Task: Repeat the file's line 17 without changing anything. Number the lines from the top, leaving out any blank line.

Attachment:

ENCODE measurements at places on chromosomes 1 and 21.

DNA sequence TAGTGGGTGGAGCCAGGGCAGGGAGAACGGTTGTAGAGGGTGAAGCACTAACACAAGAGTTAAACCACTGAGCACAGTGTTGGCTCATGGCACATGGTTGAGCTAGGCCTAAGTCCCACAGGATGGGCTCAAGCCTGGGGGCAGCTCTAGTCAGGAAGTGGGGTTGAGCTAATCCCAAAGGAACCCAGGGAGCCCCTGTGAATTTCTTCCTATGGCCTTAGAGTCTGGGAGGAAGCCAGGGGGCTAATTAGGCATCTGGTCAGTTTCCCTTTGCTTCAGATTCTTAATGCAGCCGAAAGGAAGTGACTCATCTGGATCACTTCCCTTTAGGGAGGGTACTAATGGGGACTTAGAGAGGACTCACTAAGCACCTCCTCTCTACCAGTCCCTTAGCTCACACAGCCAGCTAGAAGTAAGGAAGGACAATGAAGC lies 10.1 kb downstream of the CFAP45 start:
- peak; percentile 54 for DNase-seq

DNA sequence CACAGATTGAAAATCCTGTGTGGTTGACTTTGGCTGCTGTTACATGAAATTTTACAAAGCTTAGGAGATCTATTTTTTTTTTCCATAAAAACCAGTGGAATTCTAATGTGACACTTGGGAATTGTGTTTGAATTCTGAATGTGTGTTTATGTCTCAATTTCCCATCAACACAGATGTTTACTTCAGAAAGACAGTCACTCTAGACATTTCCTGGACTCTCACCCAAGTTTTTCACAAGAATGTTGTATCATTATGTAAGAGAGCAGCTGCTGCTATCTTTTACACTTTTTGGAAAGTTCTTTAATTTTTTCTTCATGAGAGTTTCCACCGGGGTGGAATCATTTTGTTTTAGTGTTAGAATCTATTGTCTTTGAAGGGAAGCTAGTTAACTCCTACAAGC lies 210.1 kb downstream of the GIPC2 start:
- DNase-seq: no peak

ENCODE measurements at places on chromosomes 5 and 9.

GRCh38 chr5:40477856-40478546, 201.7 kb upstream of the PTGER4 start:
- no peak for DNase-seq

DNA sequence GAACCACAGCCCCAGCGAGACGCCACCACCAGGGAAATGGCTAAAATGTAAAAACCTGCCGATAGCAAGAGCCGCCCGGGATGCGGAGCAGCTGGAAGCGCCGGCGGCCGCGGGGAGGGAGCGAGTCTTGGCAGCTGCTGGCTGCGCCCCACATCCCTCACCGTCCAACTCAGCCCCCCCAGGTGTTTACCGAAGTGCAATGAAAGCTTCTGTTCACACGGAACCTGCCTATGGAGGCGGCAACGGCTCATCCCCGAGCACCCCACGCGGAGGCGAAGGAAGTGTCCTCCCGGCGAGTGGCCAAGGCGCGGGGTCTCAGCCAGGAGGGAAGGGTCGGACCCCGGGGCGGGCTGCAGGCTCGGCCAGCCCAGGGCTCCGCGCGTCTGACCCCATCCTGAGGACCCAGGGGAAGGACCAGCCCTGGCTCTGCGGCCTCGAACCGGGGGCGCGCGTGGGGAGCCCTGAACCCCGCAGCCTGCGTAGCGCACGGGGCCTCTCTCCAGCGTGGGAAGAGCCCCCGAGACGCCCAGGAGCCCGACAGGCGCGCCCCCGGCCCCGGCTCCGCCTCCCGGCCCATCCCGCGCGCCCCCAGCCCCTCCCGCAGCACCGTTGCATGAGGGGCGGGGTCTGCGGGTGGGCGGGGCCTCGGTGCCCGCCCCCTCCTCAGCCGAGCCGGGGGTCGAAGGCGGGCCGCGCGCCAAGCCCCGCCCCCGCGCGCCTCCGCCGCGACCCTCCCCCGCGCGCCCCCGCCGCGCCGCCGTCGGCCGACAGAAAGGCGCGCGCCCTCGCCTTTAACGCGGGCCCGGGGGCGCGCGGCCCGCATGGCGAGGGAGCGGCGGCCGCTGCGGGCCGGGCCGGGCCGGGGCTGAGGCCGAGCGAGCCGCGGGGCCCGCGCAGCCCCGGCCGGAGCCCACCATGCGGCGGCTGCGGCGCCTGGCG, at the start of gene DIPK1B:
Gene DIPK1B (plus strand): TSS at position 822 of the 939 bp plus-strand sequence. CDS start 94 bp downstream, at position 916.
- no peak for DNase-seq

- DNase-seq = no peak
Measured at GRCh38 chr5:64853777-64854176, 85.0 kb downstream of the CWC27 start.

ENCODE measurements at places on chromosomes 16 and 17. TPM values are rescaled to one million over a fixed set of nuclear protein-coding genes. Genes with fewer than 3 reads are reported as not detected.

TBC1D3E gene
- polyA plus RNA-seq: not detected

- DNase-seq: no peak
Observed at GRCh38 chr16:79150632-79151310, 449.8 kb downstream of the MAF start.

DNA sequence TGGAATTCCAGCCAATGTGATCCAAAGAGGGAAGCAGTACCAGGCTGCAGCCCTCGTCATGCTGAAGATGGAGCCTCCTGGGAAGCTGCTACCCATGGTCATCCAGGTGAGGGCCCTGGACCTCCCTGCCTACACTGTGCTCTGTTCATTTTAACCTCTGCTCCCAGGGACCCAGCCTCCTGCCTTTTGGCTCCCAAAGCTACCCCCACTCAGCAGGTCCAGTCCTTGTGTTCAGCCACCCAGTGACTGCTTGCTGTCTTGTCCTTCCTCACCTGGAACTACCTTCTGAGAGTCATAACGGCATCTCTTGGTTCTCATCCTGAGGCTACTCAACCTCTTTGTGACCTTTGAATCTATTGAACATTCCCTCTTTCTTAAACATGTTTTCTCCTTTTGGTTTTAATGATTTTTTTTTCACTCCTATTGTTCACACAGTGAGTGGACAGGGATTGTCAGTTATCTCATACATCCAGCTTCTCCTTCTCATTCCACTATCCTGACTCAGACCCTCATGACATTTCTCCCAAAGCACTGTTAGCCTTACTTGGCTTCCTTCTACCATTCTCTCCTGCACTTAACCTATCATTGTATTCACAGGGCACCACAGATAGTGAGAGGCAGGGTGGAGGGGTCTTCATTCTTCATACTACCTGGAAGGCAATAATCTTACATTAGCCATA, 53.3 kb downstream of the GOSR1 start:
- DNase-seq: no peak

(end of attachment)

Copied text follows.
- DNase-seq: no peak